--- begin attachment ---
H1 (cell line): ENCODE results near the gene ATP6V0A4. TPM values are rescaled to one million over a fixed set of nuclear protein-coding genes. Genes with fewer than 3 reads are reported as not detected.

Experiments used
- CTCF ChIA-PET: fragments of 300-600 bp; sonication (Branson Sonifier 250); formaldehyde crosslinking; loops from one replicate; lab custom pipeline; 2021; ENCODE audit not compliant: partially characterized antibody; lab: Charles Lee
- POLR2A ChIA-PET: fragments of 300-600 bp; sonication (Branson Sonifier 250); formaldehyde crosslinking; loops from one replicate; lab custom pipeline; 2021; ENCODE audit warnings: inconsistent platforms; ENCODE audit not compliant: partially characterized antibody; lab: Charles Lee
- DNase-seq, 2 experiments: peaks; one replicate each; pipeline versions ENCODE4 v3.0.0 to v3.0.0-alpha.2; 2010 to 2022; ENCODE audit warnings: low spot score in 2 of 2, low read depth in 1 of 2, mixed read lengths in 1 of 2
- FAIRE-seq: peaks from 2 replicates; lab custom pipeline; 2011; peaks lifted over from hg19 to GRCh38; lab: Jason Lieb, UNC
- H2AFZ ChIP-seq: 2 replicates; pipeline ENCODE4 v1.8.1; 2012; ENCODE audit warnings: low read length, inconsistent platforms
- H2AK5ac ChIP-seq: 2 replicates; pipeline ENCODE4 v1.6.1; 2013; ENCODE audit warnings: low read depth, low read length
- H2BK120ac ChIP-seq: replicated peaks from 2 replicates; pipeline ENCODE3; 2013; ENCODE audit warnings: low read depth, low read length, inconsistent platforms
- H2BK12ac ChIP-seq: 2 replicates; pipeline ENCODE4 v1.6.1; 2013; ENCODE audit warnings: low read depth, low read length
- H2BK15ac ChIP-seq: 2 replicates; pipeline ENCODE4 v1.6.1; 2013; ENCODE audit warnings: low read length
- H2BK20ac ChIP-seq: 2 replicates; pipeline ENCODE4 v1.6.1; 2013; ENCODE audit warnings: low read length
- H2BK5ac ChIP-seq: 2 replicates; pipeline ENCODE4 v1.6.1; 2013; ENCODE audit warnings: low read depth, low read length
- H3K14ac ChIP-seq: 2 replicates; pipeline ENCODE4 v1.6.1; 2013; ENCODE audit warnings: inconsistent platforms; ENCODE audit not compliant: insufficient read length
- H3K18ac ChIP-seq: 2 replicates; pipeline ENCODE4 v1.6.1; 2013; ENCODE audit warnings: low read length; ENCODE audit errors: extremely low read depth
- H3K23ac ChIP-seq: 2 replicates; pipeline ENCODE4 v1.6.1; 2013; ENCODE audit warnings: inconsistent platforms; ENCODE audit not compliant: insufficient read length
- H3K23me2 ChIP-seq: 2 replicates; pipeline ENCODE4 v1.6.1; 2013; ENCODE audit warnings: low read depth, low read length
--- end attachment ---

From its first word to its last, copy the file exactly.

H1 (cell line): ENCODE results near the gene ATP6V0A4. TPM values are rescaled to one million over a fixed set of nuclear protein-coding genes. Genes with fewer than 3 reads are reported as not detected.

Experiments used
- CTCF ChIA-PET: fragments of 300-600 bp; sonication (Branson Sonifier 250); formaldehyde crosslinking; loops from one replicate; lab custom pipeline; 2021; ENCODE audit not compliant: partially characterized antibody; lab: Charles Lee
- POLR2A ChIA-PET: fragments of 300-600 bp; sonication (Branson Sonifier 250); formaldehyde crosslinking; loops from one replicate; lab custom pipeline; 2021; ENCODE audit warnings: inconsistent platforms; ENCODE audit not compliant: partially characterized antibody; lab: Charles Lee
- DNase-seq, 2 experiments: peaks; one replicate each; pipeline versions ENCODE4 v3.0.0 to v3.0.0-alpha.2; 2010 to 2022; ENCODE audit warnings: low spot score in 2 of 2, low read depth in 1 of 2, mixed read lengths in 1 of 2
- FAIRE-seq: peaks from 2 replicates; lab custom pipeline; 2011; peaks lifted over from hg19 to GRCh38; lab: Jason Lieb, UNC
- H2AFZ ChIP-seq: 2 replicates; pipeline ENCODE4 v1.8.1; 2012; ENCODE audit warnings: low read length, inconsistent platforms
- H2AK5ac ChIP-seq: 2 replicates; pipeline ENCODE4 v1.6.1; 2013; ENCODE audit warnings: low read depth, low read length
- H2BK120ac ChIP-seq: replicated peaks from 2 replicates; pipeline ENCODE3; 2013; ENCODE audit warnings: low read depth, low read length, inconsistent platforms
- H2BK12ac ChIP-seq: 2 replicates; pipeline ENCODE4 v1.6.1; 2013; ENCODE audit warnings: low read depth, low read length
- H2BK15ac ChIP-seq: 2 replicates; pipeline ENCODE4 v1.6.1; 2013; ENCODE audit warnings: low read length
- H2BK20ac ChIP-seq: 2 replicates; pipeline ENCODE4 v1.6.1; 2013; ENCODE audit warnings: low read length
- H2BK5ac ChIP-seq: 2 replicates; pipeline ENCODE4 v1.6.1; 2013; ENCODE audit warnings: low read depth, low read length
- H3K14ac ChIP-seq: 2 replicates; pipeline ENCODE4 v1.6.1; 2013; ENCODE audit warnings: inconsistent platforms; ENCODE audit not compliant: insufficient read length
- H3K18ac ChIP-seq: 2 replicates; pipeline ENCODE4 v1.6.1; 2013; ENCODE audit warnings: low read length; ENCODE audit errors: extremely low read depth
- H3K23ac ChIP-seq: 2 replicates; pipeline ENCODE4 v1.6.1; 2013; ENCODE audit warnings: inconsistent platforms; ENCODE audit not compliant: insufficient read length
- H3K23me2 ChIP-seq: 2 replicates; pipeline ENCODE4 v1.6.1; 2013; ENCODE audit warnings: low read depth, low read length